Last update: September 18th, 2019 at 6:00 pm
The Siberian fire season heated up dramatically by May 2016, with many dozens of blazes pouring smoke into the air as fast-spreading flames created hazardous conditions. According to an article in the Moscow Times published on May 11, many large-scale wildfires erupted early that week, especially in the Amur region. By that date more than 42,000 hectares in Amur Oblast had been consumed, and the fire spread so rapidly that firefighters were instructed to focus on protecting towns and villages. Numerous fires were also reported in Buryatia and Zabaikalye regions.
On May 12, news agencies were reporting that more than 50 fires had broken out in the previous 24 hours – a serious intensification of the hazardous situation. More than half of the flames were in the Amur region. INTERFAX reported “according to the (Forestry) department the Far East has seen 628 forest fires across 169,400 hectares in the 2016 wildfire season. The district recorded 557 forest fires across 162,300 hectares in the corresponding period of last year.”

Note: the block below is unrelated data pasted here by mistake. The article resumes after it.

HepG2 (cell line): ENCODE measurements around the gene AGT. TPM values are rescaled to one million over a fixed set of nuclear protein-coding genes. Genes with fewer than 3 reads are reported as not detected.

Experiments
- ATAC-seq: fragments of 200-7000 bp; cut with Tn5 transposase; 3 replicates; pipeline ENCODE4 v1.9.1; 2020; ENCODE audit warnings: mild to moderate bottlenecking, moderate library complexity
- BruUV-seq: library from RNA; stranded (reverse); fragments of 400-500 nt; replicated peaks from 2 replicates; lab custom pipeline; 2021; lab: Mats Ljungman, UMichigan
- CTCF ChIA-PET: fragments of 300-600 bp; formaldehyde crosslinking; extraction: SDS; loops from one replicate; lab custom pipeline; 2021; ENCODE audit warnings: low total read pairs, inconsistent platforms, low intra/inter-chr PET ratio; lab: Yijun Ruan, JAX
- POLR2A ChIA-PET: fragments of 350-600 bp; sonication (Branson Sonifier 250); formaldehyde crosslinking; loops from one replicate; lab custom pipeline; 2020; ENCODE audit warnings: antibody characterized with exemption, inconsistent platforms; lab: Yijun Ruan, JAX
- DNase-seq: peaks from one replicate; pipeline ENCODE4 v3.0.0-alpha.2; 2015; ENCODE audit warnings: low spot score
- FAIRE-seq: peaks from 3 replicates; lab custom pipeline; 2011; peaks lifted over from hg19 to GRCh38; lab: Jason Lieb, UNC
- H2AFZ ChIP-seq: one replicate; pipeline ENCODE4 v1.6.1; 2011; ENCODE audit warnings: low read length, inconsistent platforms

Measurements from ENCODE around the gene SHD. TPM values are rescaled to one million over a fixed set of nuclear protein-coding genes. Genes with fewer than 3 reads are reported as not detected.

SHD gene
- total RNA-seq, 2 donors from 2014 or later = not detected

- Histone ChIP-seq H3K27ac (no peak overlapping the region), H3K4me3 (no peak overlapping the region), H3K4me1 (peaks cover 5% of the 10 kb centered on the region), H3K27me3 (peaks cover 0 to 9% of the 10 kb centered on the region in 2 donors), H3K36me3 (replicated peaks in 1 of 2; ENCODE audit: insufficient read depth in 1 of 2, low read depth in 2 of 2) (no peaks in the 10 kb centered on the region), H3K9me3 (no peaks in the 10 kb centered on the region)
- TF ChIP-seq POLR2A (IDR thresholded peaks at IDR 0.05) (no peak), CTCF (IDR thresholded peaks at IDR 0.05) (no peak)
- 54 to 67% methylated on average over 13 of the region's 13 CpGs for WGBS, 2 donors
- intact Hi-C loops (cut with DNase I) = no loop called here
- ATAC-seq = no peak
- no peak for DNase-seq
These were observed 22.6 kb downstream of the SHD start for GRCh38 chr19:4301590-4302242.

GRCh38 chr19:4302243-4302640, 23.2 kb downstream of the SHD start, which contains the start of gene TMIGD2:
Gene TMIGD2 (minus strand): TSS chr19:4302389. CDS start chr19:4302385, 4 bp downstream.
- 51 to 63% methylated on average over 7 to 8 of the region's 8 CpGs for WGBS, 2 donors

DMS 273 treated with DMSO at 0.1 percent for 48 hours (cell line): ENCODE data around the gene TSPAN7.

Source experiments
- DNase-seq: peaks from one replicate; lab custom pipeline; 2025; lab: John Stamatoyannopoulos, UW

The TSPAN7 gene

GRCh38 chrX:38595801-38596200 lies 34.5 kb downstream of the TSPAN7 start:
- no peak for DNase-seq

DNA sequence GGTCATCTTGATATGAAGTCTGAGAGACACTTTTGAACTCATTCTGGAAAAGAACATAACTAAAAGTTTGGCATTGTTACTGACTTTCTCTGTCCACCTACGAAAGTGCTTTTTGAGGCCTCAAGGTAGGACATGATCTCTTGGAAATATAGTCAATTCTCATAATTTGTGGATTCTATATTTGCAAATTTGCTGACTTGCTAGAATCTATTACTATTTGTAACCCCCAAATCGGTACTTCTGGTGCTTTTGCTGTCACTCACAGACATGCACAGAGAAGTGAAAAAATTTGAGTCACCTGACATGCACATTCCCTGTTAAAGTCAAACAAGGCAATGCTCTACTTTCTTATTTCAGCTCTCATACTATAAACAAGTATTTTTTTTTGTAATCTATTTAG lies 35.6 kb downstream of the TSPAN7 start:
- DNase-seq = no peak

The Moderate Resolution Imaging Spectroradiometer (MODIS) aboard NASA’s Aqua satellite flew over the Amur Oblast on May 9, 2016 and captured this true-color image. Each red hotspot is an area where the thermal sensors on the instrument detected temperatures higher than background. When accompanied by smoke, as in this image, such hotspots are diagnostic for fire. The very heavy smoke is suggestive that some of the fires may be burning in peat. Peat fires tend to be intensely smoky, and are also difficult to extinguish as they may smolder underground for long periods. The Amur Oblast borders on China, where very few fires are visible.